This is how my Edinburgh show 'Sex Tourist' Starts:
"Who here uses prostitutes?"
(no-one says a word)
"Okay - who here uses internet porn"
(giggles and shuffles)
"Most of you - obviously - well, I have to inform you that those people in those films are
prostitutes, you just don't pay them. I do pay prostitutes, and therefore have suddenly become better than you; you who steal from prostitutes."
Being generous to myself - and, I like to think 'The World' - this then allows me to continue with my story of a Thailand sex holiday with my moral compass, if not pointing directly North, certainly not veering much further away than that of the common internet porn consumer, who, if my experience of life, people, and the internet is anything to go by, is far from a minority.
It seems it's impossible to say how much net traffic is porn. A quick Google suggests figures from as little as 4% to as much as 30% online traffic is internet porn. Even if it were 0.5%, taking the huge amount of internet traffic as a whole, it's still LOADS. And it is now accepted that many people are happy to sit in front of their computer wanking over free porn streams; that is, using prostitutes for sex without paying.
Not me. I pay whores and make no secret of it. I live in Soho and will frequently enjoy a pleasant afternoon with a prostitute. I talk about it with family and friends when they ask and often when they don't and often build my stand-up sets around sexual experiences of such pay to play engagements. My new show is no exception. Last Christmas I set off to Thailand to become a sex tourist, to pay for sex, lots of times. It went wrong and some pretty horrific things happened (whoops!) but my point remains, we live in a culture where the consumption of what amounts to free prostitution - via the internet - is widely accepted, often with some humour and yet real life actual-sex 'whoring' is still frowned upon, marginalised and demonised.
I would say prostitutes are exploited, yes. But no more than someone who stacks shelves for 12 hours a day for barely enough to live on. No more than anyone involved in bottom end menial - largely physical - labour, for that's what most work is, as summed up by William Morris in Useful Work versus Useless Toil some work is nice, good, pleasant, and some is bad, unpleasant, or 'a burden to life'. Prostitution is a specific example of a general problem - of exploitative labour - yet it seems to achieve a status based solely on its content.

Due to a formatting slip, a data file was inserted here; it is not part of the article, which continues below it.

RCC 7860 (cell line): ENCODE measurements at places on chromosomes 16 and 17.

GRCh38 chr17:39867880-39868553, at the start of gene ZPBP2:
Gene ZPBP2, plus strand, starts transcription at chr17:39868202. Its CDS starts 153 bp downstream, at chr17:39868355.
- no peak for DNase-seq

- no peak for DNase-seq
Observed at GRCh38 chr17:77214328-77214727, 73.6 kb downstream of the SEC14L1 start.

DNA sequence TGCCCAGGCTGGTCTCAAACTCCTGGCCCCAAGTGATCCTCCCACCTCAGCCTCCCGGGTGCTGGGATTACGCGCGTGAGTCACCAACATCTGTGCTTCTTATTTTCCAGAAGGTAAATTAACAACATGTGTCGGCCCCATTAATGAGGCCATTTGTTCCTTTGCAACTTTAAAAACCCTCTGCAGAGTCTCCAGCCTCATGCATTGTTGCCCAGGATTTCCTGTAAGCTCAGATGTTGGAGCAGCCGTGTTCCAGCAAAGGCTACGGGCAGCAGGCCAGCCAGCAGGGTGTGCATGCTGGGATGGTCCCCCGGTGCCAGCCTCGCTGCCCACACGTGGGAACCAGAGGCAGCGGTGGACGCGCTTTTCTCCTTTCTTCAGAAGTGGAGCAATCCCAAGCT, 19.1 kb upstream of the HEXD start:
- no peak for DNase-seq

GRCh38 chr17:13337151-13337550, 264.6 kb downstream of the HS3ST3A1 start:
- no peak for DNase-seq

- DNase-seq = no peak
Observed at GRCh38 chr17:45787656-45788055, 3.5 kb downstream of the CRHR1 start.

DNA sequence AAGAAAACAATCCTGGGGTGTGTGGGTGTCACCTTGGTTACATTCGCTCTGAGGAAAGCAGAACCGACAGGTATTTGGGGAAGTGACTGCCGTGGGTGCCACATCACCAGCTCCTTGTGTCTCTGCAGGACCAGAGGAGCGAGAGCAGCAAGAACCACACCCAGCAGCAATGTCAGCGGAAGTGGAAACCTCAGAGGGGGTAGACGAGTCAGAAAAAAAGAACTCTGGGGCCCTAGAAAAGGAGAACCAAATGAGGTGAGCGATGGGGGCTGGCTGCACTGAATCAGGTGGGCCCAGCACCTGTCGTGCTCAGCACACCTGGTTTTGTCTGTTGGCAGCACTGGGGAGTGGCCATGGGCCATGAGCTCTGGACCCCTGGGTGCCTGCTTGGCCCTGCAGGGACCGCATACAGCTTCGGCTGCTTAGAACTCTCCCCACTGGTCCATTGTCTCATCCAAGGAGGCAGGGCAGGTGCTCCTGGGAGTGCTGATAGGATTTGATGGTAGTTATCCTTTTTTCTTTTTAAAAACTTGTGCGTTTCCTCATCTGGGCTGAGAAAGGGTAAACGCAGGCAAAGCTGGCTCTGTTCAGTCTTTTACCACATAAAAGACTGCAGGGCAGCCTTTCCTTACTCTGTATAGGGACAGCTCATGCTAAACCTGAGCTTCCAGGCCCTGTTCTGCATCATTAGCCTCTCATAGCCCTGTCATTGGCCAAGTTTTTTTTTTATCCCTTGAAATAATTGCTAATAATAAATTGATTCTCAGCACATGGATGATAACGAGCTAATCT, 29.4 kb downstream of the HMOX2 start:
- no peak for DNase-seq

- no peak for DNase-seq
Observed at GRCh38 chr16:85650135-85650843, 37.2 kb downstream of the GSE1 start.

The fascination with sex that clings to the Abrahamic religious practices of Islam, Christianity, and Judaism, has a lot to do with this. The sexual body is to be. Those 'visual covenants with God' or as I prefer to call it them, the unnecessary removal of the protective skin of the male infant's penis, or simply 'child abuse'. These are all part of the informing historical phenomena that create a contemporary culture that allows us to maintain hypocritical distinctions that fall apart after any superficial analysis. In short, we separate the body from the sexual body when it comes to labour.
It could be argued that the spectre of STDs has assisted this distinction between watching prostitution and having sex with prostitutes, and I'm sure it has. My experience of growing up in the eighties can be expressed thus: "DON'T TOUCH ANYONE. SEX IS FUCKING DANGEROUS".
But again, this harbours a lie. With 25 years of fucking under my belt, I have never had unprotected sex with a prostitute. They won't let you. It is too much of a risk. I'm not saying it doesn't happen, but it has never happened to me. I've had all manner of STDs though, all picked up from one night stands when drunk, from bars, clubs, or mainly during my seven year stint at art college, where you could follow the movement of an STD like an unsexy bull in the incestuous china-shop of a small Devonian art-school.
Whatever the reasons, and I'm sure there are many others, overdetermined by all manner of public and private, hygienic, political, cultural, social and religious institutions of various more or less disguised types, actually having 'real' sex with an 'actual' prostitute is shrouded in darkness, suspicion, disdain, and considered morally and socially 'wrong'. Whereas watching them at home with a cup of coco before innocently crawling off to sleep is now woven into the fabric of our culture.
It's strange that for centuries we've happily paid for other humans to exert their bodies for our pleasure, whether it be a postman, a waiter, a boxer or comedian, whatever. We've also a long, long history of having sex for pleasure. Is bringing those two things together and paying for sex such a bad thing? Surely an honest, open society would consider it more honest and open, more 'social' than simply watching, without paying?